Miracles Not Part of a Realistic Financial Plan

Tina Haapala |

This is the season of Hanukkah. It is a celebration by the Jews of a miracle that occurred between the time of the Old and New Testaments. The Greeks held Jerusalem and occupied and desecrated the Temple. Jewish resistance fighters rose up and took it back.
The miracle occurred after the victory when they were rededicating the temple. They wanted to light the temple lamps for eight days. Problem was, they only had enough oil for one day. They lit it anyway and the Miracle began: two days, three days, five days, eight days…the lamps lasted.
People of faith learn to understand the power, the reality, and the truth of miracles. However, they also learn that miracles are not something to expect, not something to demand, and they are certainly not the norm. (Cowboys football fans learn this as well.)
When we begin depending on miracles, expecting the unexpected just because of our wishes, it becomes dangerous.
Take a couple starting retirement. They have a nice nest-egg from their 401(k) plans, IRAs, and whatnot. I might look at the total they have saved up and let them know that a reasonable monthly income stream that their investments can produce with only a small risk of the money running out is around $2000 per month. “$2000 is not enough, we are counting on drawing $4000 out each month,” they reply. Well, I’ll admit that there are good arguments by very wise and prudent investment professionals that might calculate a slightly higher sustainable withdrawal rate…but not double. Not anywhere near double. “We’ll just have to hope it lasts,” is a common reply. But what are they hoping for?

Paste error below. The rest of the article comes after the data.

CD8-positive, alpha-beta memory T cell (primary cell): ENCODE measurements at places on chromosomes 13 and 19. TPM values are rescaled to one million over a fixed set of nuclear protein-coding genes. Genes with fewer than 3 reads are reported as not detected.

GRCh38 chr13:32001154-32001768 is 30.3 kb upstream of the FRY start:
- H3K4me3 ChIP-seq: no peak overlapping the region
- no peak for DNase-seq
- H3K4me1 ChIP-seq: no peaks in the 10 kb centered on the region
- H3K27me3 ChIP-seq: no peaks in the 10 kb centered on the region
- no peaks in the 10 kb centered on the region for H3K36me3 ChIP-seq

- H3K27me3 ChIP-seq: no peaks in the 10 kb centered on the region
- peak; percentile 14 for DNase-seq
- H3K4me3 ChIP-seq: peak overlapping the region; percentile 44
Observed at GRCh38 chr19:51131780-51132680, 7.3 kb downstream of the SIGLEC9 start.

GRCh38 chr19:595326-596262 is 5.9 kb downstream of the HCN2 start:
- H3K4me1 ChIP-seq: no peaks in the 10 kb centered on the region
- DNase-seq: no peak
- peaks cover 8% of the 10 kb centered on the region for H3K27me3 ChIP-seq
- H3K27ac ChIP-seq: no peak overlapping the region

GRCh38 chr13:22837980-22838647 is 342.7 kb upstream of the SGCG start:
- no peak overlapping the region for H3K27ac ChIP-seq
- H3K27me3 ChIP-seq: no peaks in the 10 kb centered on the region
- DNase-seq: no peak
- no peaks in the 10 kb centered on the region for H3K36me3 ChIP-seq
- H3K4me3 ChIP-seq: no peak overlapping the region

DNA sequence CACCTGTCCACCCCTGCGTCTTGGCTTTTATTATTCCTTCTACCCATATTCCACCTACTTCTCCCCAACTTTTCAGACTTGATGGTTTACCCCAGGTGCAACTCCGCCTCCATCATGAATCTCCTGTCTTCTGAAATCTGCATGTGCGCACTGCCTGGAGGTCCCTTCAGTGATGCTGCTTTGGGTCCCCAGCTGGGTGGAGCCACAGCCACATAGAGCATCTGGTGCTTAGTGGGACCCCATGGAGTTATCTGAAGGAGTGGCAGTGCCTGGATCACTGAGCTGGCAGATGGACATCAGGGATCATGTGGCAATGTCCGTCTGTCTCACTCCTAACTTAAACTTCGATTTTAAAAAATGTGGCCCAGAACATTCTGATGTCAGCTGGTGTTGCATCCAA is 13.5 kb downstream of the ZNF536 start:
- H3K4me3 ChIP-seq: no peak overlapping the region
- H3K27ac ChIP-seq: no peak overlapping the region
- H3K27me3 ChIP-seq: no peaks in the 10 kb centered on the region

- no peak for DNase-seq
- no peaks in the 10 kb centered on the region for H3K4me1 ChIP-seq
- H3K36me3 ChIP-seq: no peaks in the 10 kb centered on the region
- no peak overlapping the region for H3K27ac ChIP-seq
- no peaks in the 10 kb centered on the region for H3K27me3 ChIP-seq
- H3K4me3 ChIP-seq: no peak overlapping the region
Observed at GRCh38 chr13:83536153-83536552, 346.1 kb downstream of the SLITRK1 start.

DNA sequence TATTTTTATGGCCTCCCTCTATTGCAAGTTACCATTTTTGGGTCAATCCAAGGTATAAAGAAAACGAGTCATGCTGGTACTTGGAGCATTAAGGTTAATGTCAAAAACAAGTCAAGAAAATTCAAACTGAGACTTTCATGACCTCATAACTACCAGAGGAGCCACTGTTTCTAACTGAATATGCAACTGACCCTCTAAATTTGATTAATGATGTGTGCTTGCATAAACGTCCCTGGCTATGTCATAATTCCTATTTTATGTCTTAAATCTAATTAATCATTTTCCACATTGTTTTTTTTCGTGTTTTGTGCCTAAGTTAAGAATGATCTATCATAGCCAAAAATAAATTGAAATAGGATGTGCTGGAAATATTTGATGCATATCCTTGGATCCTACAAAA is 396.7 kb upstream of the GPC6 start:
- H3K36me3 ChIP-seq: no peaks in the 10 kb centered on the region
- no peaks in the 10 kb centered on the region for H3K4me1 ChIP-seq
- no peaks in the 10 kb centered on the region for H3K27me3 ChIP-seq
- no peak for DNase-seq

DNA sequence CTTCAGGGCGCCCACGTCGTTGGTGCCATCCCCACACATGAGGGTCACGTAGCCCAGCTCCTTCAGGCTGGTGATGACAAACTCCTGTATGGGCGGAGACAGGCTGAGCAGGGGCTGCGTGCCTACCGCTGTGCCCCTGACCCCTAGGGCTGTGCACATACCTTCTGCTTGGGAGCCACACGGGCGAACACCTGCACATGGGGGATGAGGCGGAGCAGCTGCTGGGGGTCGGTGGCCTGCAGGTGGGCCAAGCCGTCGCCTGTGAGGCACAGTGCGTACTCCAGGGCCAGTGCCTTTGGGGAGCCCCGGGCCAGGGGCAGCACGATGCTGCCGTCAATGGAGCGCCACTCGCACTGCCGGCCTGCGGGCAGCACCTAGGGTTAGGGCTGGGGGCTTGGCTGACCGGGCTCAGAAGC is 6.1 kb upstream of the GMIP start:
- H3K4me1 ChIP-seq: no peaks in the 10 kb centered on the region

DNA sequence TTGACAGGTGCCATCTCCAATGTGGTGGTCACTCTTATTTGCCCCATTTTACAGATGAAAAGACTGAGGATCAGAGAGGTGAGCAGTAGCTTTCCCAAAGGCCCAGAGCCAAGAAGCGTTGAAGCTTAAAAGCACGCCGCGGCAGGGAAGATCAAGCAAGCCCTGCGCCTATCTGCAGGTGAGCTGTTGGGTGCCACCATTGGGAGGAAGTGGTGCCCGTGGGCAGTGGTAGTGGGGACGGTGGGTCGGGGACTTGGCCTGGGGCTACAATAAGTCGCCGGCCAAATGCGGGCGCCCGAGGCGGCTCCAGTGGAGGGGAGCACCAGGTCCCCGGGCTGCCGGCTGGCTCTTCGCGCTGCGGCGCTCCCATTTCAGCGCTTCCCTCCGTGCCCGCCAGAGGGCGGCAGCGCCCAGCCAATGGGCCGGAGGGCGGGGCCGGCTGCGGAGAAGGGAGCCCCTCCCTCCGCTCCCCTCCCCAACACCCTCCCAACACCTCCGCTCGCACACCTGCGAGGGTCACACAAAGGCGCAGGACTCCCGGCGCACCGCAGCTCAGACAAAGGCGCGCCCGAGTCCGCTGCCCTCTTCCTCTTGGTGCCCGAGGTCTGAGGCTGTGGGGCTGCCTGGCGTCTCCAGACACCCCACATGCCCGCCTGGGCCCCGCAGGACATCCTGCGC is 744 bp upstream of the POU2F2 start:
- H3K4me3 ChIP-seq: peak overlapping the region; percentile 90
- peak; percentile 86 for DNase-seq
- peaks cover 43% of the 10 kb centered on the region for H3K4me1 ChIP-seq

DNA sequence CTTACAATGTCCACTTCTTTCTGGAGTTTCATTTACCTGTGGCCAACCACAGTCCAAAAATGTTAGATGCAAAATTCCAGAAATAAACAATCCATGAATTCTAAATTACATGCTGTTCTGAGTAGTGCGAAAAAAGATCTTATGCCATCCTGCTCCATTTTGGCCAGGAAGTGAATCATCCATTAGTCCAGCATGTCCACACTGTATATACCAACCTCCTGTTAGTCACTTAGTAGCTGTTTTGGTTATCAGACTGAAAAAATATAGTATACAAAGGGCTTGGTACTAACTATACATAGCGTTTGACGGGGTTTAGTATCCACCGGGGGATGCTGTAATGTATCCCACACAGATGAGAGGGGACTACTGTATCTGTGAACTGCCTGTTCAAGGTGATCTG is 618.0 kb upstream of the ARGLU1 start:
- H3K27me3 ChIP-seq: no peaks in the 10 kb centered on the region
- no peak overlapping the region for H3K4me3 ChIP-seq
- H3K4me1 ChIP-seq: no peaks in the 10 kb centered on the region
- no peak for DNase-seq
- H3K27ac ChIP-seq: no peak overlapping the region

I knew a young couple that had calculated an exponential growth in their business. They figured their sales would double. Every month. The details are a bit complicated, but it assumed that their initial success in getting paid referrals would continue forever, that whenever they went to refill an order, all of the product would have been be used and the customers left wanting for more. As a result, they would be earning well over $1 million annually within just a couple years: And they were starting to make life-plans based on this.
What they needed was a miracle. What they got was competition that forced them out of many businesses, unanticipated malfunctions and thefts, a lot of product past its expiration date, and a cold dose of reality.
Many people, purposely or through their actions indicate that they expect reality to stand aside and allow them to pass unscathed. Hoping for a one-in-a-thousand chance to come through is fine if it is your only course of action.  But more often than not people who are relying on miracles reach that point because of greed, laziness, or lack of planning. Not because they don’t have a choice.
I do believe in miracles…both the old that we celebrate this time of year and the new ones we experience. I just don’t think that they have a place in your financial plan.
This article was published under the title "Plan Shouldn't rely on miracles" in the Wichita Falls Times Record News on December 16, 2012.